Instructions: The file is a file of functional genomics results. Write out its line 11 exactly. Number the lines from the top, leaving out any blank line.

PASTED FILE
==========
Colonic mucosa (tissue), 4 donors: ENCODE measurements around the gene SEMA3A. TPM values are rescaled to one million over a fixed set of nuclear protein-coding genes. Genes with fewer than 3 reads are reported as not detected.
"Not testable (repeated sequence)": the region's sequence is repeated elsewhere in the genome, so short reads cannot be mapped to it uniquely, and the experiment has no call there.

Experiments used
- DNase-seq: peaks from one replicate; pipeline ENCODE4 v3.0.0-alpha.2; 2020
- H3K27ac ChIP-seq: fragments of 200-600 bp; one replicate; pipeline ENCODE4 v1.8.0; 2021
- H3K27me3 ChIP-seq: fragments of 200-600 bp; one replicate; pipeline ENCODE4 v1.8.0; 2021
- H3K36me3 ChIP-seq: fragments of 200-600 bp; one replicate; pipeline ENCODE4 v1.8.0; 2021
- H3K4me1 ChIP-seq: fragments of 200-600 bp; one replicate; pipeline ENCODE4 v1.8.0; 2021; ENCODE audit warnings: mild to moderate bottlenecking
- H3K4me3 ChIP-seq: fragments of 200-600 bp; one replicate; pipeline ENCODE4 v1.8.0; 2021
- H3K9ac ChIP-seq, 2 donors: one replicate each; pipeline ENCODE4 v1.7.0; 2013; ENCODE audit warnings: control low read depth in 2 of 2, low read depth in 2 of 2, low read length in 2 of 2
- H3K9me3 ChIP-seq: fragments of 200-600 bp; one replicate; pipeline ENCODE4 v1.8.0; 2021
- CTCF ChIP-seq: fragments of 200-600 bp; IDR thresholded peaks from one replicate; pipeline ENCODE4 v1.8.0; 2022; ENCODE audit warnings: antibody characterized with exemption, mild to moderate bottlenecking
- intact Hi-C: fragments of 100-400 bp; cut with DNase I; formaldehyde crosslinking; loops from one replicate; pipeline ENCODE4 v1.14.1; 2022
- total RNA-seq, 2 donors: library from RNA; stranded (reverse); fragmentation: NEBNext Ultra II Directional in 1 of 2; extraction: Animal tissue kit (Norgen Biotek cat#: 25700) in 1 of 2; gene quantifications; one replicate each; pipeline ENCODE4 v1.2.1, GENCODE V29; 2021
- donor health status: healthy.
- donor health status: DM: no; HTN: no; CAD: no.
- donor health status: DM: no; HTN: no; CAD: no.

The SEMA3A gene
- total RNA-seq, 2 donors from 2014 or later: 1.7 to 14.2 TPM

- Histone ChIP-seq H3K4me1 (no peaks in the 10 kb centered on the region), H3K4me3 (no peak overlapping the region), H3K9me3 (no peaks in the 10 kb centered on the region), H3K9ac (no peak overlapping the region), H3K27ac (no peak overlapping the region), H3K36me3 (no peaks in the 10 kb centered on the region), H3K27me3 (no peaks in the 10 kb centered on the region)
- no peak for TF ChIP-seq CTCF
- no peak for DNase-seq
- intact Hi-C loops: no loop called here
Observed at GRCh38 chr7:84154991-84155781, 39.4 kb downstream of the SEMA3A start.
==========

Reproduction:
- H3K9me3 ChIP-seq: fragments of 200-600 bp; one replicate; pipeline ENCODE4 v1.8.0; 2021